Great to Know!!!

Great to Know! Go Statistics…

Study questions 21-day quarantine period for Ebola

As medical personnel and public health officials are responding to the first reported cases of Ebola Virus in the United States, many of the safety and treatment procedures for treating the virus and preventing its spread are being reexamined. One of the tenets for minimizing the risk of spreading the disease has been a 21-day quarantine period for individuals who might have been exposed to the virus. But a new study by Charles Haas, PhD, a professor in Drexel’s College of Engineering, suggests that 21 days might not be enough to completely prevent spread of the virus.

Haas’s study “On the Quarantine Period for Ebola Virus,” recently published in PLOS Currents: Outbreaks looks at the murky basis for our knowledge about the virus, namely previous outbreaks in Africa in 1976 (Zaire) and 2000 (Uganda) as well as the first 9 months of the current outbreak.

Chlamydia Treatment: STD Fact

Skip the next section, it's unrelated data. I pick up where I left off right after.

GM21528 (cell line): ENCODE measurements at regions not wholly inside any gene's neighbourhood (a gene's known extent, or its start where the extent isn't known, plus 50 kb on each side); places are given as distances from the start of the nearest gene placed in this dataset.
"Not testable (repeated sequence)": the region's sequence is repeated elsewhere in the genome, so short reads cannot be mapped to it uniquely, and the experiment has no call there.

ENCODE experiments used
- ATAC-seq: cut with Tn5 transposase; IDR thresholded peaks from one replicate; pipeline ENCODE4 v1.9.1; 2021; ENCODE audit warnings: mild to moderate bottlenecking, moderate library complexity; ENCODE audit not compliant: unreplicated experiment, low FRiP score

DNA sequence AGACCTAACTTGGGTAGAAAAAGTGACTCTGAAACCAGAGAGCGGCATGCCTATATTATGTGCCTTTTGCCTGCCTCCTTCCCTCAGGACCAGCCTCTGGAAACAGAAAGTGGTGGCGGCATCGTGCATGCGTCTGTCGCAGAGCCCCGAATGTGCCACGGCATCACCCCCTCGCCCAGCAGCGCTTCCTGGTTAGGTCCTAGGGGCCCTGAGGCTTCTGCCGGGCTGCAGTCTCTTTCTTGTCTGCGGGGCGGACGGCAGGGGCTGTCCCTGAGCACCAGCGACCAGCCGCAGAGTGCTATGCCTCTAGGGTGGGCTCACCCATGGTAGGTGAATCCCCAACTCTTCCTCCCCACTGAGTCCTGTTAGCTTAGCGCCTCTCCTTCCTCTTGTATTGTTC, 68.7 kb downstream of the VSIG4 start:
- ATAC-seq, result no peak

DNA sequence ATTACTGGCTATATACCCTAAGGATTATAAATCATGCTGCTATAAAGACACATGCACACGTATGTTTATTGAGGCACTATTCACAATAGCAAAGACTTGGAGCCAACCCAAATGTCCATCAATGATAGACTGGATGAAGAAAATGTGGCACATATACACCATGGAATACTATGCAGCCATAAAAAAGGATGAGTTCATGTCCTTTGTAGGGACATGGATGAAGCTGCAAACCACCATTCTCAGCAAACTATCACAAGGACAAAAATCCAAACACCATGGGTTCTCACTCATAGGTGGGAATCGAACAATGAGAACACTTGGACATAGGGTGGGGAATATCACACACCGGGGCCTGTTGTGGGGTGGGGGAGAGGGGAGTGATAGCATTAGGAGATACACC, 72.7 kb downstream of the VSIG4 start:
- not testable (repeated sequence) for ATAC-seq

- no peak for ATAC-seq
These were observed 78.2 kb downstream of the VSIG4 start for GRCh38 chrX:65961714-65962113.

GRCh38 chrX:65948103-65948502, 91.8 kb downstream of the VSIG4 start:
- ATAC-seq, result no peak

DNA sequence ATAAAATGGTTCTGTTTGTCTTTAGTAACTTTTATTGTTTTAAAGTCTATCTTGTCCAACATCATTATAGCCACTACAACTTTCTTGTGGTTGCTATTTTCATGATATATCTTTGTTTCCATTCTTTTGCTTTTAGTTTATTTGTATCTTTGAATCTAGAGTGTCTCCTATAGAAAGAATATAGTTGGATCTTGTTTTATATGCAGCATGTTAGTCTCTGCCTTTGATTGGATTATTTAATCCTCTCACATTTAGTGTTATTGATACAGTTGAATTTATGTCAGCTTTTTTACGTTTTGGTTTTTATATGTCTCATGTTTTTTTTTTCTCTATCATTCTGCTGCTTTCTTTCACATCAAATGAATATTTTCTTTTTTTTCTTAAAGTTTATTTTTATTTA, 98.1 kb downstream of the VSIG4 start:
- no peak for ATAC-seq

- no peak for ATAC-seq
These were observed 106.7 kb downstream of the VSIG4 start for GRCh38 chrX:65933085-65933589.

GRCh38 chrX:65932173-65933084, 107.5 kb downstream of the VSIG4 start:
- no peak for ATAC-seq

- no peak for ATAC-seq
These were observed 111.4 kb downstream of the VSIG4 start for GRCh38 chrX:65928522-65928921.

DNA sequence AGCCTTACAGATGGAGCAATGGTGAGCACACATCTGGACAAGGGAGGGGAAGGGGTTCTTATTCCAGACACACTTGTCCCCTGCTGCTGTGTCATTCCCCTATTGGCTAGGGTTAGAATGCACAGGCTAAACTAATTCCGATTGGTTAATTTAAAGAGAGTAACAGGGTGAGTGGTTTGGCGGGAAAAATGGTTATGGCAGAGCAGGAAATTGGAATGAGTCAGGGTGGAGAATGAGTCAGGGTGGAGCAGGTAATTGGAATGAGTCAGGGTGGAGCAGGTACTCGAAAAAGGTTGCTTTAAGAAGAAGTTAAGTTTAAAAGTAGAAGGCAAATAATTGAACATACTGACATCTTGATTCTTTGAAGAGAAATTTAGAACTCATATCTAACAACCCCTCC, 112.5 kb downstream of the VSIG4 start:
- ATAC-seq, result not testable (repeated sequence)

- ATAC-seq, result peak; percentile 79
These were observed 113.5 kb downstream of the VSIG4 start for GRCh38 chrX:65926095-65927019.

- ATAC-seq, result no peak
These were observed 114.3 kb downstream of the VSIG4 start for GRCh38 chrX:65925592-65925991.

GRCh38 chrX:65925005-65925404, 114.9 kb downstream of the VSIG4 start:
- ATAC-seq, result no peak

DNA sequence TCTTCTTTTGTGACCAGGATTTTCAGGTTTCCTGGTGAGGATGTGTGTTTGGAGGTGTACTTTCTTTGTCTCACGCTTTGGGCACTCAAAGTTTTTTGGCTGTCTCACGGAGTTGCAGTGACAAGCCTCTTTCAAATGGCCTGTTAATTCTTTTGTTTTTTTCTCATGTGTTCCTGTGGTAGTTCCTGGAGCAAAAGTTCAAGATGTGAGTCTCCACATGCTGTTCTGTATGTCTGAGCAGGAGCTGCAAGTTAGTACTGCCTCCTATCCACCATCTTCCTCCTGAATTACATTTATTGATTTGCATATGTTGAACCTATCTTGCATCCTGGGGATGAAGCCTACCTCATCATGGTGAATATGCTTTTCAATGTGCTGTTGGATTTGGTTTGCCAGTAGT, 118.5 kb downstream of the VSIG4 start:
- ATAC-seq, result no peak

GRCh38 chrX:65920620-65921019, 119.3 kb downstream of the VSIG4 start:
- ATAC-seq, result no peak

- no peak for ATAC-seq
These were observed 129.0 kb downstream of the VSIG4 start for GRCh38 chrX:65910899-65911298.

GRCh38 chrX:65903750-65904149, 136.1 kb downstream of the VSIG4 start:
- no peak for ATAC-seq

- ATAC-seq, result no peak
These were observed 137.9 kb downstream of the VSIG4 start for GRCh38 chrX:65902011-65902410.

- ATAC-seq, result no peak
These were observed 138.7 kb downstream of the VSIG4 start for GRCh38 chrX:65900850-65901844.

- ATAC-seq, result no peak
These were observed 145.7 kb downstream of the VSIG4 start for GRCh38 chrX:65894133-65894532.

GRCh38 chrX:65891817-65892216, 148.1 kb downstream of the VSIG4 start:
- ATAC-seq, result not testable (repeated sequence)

Chlamydia Treatment Often Difficult Due To Pathogen’s Resilience; Scientists Trace STD’s Evolutionary Pattern

Anyone who has suffered from the sexually transmitted disease (STD) caused by the bacterium chlamydia would know how difficult it is to get it diagnosed and treated. It is the most widespread form of STD in the U.S. today, and experts agree that identifying the exact phenotype of the bacterium is a huge step toward developing therapeutics targeting it. After years of exploring the genetic evolution of the bacterium, researchers from the University of Vienna finally discovered the secret behind the pathogen’s resilience: recombinations.

A street cat named bob